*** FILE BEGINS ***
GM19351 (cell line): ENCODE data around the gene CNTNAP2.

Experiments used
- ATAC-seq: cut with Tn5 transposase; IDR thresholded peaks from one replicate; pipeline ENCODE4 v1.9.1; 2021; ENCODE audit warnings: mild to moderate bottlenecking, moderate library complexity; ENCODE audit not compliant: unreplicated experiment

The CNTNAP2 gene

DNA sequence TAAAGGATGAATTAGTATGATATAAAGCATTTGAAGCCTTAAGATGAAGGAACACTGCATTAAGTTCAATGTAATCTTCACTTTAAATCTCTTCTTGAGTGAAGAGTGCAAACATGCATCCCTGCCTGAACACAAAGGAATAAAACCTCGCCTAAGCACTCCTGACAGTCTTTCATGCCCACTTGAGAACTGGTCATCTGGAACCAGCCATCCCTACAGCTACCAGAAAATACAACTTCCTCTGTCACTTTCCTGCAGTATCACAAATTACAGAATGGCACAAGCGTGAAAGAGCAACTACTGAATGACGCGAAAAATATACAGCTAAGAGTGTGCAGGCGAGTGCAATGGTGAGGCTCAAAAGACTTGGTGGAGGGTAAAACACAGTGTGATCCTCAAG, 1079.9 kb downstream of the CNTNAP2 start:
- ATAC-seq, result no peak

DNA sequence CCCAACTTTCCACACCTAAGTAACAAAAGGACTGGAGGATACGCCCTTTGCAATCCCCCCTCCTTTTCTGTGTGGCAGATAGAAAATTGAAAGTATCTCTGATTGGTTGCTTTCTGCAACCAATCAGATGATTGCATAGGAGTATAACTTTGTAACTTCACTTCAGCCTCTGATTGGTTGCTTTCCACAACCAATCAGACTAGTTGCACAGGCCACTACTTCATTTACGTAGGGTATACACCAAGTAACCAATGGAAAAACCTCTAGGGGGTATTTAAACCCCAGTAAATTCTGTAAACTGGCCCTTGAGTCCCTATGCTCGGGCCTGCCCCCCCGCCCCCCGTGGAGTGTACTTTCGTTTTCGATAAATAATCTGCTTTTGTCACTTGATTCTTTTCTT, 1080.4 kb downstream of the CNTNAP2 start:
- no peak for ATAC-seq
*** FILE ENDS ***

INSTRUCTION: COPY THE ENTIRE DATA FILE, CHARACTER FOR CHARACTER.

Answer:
GM19351 (cell line): ENCODE data around the gene CNTNAP2.

Experiments used
- ATAC-seq: cut with Tn5 transposase; IDR thresholded peaks from one replicate; pipeline ENCODE4 v1.9.1; 2021; ENCODE audit warnings: mild to moderate bottlenecking, moderate library complexity; ENCODE audit not compliant: unreplicated experiment

The CNTNAP2 gene

DNA sequence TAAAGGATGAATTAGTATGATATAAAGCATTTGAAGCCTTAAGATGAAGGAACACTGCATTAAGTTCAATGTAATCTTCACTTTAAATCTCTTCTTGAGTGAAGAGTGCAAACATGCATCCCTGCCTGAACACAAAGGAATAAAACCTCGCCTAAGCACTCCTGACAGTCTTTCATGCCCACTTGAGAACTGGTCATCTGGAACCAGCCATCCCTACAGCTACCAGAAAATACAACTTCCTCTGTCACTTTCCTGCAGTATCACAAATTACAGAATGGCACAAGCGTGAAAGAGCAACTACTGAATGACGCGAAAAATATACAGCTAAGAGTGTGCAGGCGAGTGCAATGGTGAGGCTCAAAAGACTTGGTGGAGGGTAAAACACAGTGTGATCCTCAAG, 1079.9 kb downstream of the CNTNAP2 start:
- ATAC-seq, result no peak

DNA sequence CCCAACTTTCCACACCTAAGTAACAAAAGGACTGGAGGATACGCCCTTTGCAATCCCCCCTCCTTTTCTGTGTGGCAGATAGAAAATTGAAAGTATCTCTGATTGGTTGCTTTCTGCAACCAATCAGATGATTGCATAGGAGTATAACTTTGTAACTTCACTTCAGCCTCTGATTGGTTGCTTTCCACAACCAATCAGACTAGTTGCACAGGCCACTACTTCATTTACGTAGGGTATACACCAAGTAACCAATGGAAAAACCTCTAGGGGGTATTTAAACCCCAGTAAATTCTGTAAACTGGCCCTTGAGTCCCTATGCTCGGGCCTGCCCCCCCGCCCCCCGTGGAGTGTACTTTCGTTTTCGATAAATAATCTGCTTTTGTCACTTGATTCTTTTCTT, 1080.4 kb downstream of the CNTNAP2 start:
- no peak for ATAC-seq